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Family business throughout generation: Innovation

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Discuss the extent to which innovation has enabled some family businesses to survive through many generations Before starting, it would be helpful to provide some definitions in order to clarify the arguments and examples used in this essay. Chambers-Harrap gives us two definitions of the word ‘innovation’; “1 something new which is introduced, eg a new idea or method” and “2 an act of innovating.”[1] This helps us, as it shows that innovation need not necessarily apply as we might initially think only to new ideas in a material sense, like inventions (also innovations in their own right) but also to methods; to the application of new or fresh ideas or techniques. Secondly, and importantly, we should define exactly and thoroughly what is meant by ‘family business’ before proceeding any further. The GEEF, the European Group of Owner Managed and Family Enterprises, gives four criteria that may define a family business; “A firm, of any size, is a family enterprise, if: 1. The majority of votes is in possession of the natural person(s) who established the firm, or in possession of the natural person(s) who has/have acquired the share capital of the firm, or in the possession of their spouses, parents, child or children’s direct heirs. 2. The majority of votes may be indirect or direct. 3. At least one representative of the family or kin is involved in the management or administration of the firm. 4. Listed companies meet the definition of family enterprise if the person who established or acquired the firm (share capital) or their families or descendants possess 25 per cent of the right to vote mandated by their share capital.” [2] This definition, technical as it sounds, is a very useful one, for it will help us to appreciate the true range of businesses, both in past and present, which may correctly be defined as family firms. It would be easy to think, at face value, that a ‘family business’ only means one which is run by a whole string of high-profile family members, handed down from generation to generation. Or, we may even visualise only the huge, powerful family-run empires which have existed throughout the ages, such as the ‘dynasties’ David Landes visualises in the introduction to Dynasties; Fortune and Misfortune in the World’s Great Family Businesses; “…many images come to mind, exotic and dramatic, from the silken lineages of Chinese Emperors to the soap-opera magnates of the 1980s television of the same name.” (p.ix)[3] In fact, as Landes himself points out, family businesses are all around us, and their existence is far more common than we may realise, especially if we are only thinking of ‘family business’ in the kind of context shown above; “…statistics show us that the great majority of the world’s enterprises today are family firms. In the European Union, family firms make up 60-90 per cent of businesses, depending on the country, and they account for two thirds of GNP and jobs. In the United States in the mid-1990s, more than 90 per cent of firms were family units, accounting for more than half the country’s goods and services; further, one third of the Fortune 500 (the country’s five hundred largest firms) were said to be family controlled or to have founding families involved in management”. (p.xi)[4] Now we have laid down some definitions, we can look at one of the most innovative and successful businesses of modern times; Virgin, founded by Richard Branson. John Arlidge of the Sunday Times, in an article about Branson’s plans for multi-billion dollar world expansion of the Virgin business, describes an organisation that is “still very much a family business in ownership structure and public image”.[5] Branson’s Virgin brand has come a long way since 1970, when it was founded as a record shop. The vast, global empire Virgin now comprises is too great to list here in full – but it includes mobile phone network provision, cable and broadband services (all now branded Virgin Media), a chain of health clubs, an annual music festival, a brand of cola, a cruise holiday agent, a UK railway operator, and an international airline. Adaptability is key to ensuring the survival and development of any business, and Branson has, over the decades, shown exceptional acumen in moving with the times. Virgin Media, by embracing mobile and internet technology, has managed to corner large segments of this still-growing market, being one of the first providers to offer a high-speed broadband package, as well as an integrated service bundling internet provision, a mobile phone contract, and cable television all in one. Virgin Trains are a prime example of the embracing of innovative technology ahead of the competition. Tilting trains are not a new idea; in fact, British Rail developed and tested several prototypes of a tilting train in the late seventies and early eighties; it was named the APT, and there were several prototypes.[6] The tilting trains, able to handle corners at greater speeds, broke journey time records, and showed significant promise in the improvement and modernisation of Britain’s rail networks. However, an unfortunate combination of mishaps during testing, bad press, and disorganisation and lack of will on the part of senior management caused the project to be shelved. Only in 2002 was this revolutionary technology finally brought into live service on Britain’s railways, when Virgin introduced its fleet of Italian-built Class 390 Pendolino tilting trains to the network. The high-speed lines now run from London to Manchester, Liverpool, Birmingham and Glasgow, and journey times have been slashed. Branson’s vision, it seems, even goes beyond the skies, and reaches to the stars; in addition to what is now considered a first-class Atlantic airline, Branson is already selling advance tickets for journeys into space on his new ‘spaceline’, Virgin Galactic.[7] Formula One champion Lewis Hamilton, according to the Evening Standard, was one of Virgin Galactic’s first customers, reportedly paying £625,000 for five seats on one of Virgin’s space cruises. Virgin today, almost four decades since its creation, is thriving more than ever, and continues to grow in size, scope and ambition. The ability to recognise, and make the most of change and innovation can ensure the failure or success of a business. Were it not for the unnatural business ability and ruthless tactics employed by the first true entrepreneur of the Rockefeller family, John D Rockefeller, the failure to embrace innovation could at once point have done the business significant harm, and the fortune he passed onto his children in his later years may not have been nearly so great. Generally speaking, John D Rockefeller adapted very well to circumstances, managing to stay ahead of the competition by any means he could (often undercutting them, and eventually neutralising them entirely by buying them out). When building his rock oil business, he was quick to realise the usefulness of railways, and he quickly went from transporting his product on wooden pallets by rail to using fully enclosed tanks. He embraced and used science to his advantage when it suited him. Shortly after the potential use of rock oil (hitherto thought useless) as an illuminant was identified by George Bissell, John D had some good fortune. An industrial chemist named Samuel Andrews, who had worked out how to purify oil using sulphuric acid, happened to attend the same Cleveland Baptist church as John D. Rockefeller and Maurice Clark, his business partner. The two entrepreneurs had a meeting with Andrews, and a vision for a new partnership in oil refining was conceived. The refining of oil heralded the next major development in the Rockefeller business. However, Rockefeller failed to appreciate the significance and potential of pipelines for transportation of oil over a distance; “In a lifetime of successes, his one significant error was a failure to appreciate the potential contribution of pipeline oil transport.” (p.223)[8] Instead, he continued to transport his oil by rail, in spite of the pipelines now being rapidly developed by other corporations. To stay ahead of the game, he resorted to using his wealth and connections to thwart these new developments by his rivals wherever possible, at one point even buying a stretch of land solely in order to block the progress of a pipeline being laid by a company named Tidewater (p.224)[9]. Landes points to Rockefeller’s stubbornness in refusing to embrace this particular innovation, which could have been so beneficial to his business; “This was once instance in which John D’s normally impeccable instinct deserted him. When his associates urged him to begin his own network of pipelines, he dismissed them.” (p.224)[10] A lesser businessman may have been finished by such an error of judgement – but Rockefeller soon realised his oversight, and after initially failing to buy out Tidewater, began to construct his own pipelines. Eventually he bought a controlling stake in Tidewater, thus giving him control of all major pipelines. One enduring family business, indeed a name which has earned itself the title of dynasty, is that of the Rothschilds, made famous and extremely wealthy by ventures in banking and finance. Between 1813 and 1815, Nathan Mayer Rothschild played a key role in financing the Duke of Wellington’s army, via shipments of bullion to Spain and Portugal. Nathan Mayer and his brothers soon built up an entire intercontinental network of gold transportation. Nathan Mayer established a financing company in London, issuing bonds for government loans. The empire spread, until the Rothschild name became synonymous with international banking and vast wealth. There is no doubt whatsoever that such success would not have been possible had men such as Nathan Mayer Rothschild been extraordinarily astute and quick to create and make the most of bold new opportunities, and employ innovative and audacious, hitherto unheard-of approaches to place their competitors firmly in the shade. If anything, what these examples show us, even in an essay of this limited size, is that innovation, and adapting to change, are key factors in the success of business – and surely not just in family businesses, but in all types of business. Certainly, many businesses become family enterprises purely as a result of their survival through the generations, so it is correct to say that these qualities are important to family businesses in particular. Yet there are those who would argue that family businesses are ill-equipped to deal with fast-paced change. As Landes points out; “…today’s prevalent economic thinking has chosen to ignore the family firm as a subject of serious study and has all but written it off as obsolete and inconsequential… The world changes with the increase of knowledge. New discoveries prompt new ways of doing business that call for new personnel.” (pp.xi-xii)[11] As technological advance has changed the nature of business throughout history, it is true that some family businesses throughout history have dissolved entirely; “The new chemical firms thrived…Mostly the firms began as family enterprises, but the complexity and cost of the work called for heavy investment and early on led to mergers that took the form of joint-stock, limited-liability managerial corporations… an industry that was once well-suited to family enterprise became the perfect candidate for managerial capitalism.” (p.xiii)[12] However, the case studies selected for this essay demonstrate that innovation, at least for several of the world’s biggest players in business, has been instrumental – and also that failure to properly embrace innovation and change can spell trouble for an organisation. Finally, if we refer back to the statistics quoted from Landes at the beginning of this essay, we can see that the sheer proportion of enterprises around the world today which are family businesses proves that they endure – and to last as long as many of them have would not have been possible had they not moved with the times, which many would argue are changing more quickly than ever before. Bibliography Branson, Richard; Losing My Virginity: The Autobiography. Virgin Books; New edition 2005 Landes, David; Dynasties; Fortune and Misfortune in the World’s Great Family Businesses. Penguin 2006 Ward, John L; Perpetuating The Family Business: 50 Lessons Learned from Long Lasting, Successful Families in Business. Palgrave Macmillan 2004 Online sources http://www.chambersharrap.co.uk https://www.virgingalactic.com https://www.thetimes.co.uk http://www.geef.org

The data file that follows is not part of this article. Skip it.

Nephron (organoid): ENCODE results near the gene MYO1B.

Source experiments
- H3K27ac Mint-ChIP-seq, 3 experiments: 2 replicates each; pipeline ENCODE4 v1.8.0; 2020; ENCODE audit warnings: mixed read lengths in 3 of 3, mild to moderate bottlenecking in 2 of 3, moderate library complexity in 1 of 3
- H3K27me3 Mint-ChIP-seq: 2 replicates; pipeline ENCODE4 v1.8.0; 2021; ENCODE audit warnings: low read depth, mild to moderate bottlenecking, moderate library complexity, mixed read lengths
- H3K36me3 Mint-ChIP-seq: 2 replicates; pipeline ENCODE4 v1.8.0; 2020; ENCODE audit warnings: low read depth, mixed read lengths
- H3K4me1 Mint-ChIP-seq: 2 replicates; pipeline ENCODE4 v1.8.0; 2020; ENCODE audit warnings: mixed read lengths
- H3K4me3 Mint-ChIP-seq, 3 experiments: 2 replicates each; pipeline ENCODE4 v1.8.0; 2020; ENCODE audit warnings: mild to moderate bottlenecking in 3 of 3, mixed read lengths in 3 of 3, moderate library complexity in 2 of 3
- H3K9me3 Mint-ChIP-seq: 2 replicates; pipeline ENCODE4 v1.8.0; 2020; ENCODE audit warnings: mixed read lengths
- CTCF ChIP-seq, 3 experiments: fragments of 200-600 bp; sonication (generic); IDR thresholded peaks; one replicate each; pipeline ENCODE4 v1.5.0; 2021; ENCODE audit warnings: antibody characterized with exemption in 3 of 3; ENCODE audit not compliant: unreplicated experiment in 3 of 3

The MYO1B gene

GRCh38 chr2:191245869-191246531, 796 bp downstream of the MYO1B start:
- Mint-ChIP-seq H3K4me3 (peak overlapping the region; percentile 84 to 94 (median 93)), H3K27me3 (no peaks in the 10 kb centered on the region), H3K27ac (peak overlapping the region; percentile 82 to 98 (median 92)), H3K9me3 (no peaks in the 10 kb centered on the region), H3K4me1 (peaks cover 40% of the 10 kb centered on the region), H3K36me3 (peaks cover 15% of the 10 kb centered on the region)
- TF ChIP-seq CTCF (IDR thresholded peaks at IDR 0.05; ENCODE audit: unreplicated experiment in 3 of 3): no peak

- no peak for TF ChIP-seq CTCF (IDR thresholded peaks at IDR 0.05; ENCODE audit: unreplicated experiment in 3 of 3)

[1] http://www.chambersharrap.co.uk/chambers/features/chref/chref.py/main?query=innovation&title=21st [2] http://www.geef.org/definition.php [3] Dynasties; Fortune and Misfortune in the World’s Great Family Businesses [4] Ibid [5] http://business.timesonline.co.uk/tol/business/industry_sectors/consumer_goods/article3998893.ece [6] http://en.wikipedia.org/wiki/Advanced_Passenger_Train [7] http://www.virgingalactic.com/htmlsite/index.php?language=english [8] Dynasties; Fortune and Misfortune in the World’s Great Family Businesses [9] Ibid [10] Ibid [11] Ibid [12] Ibid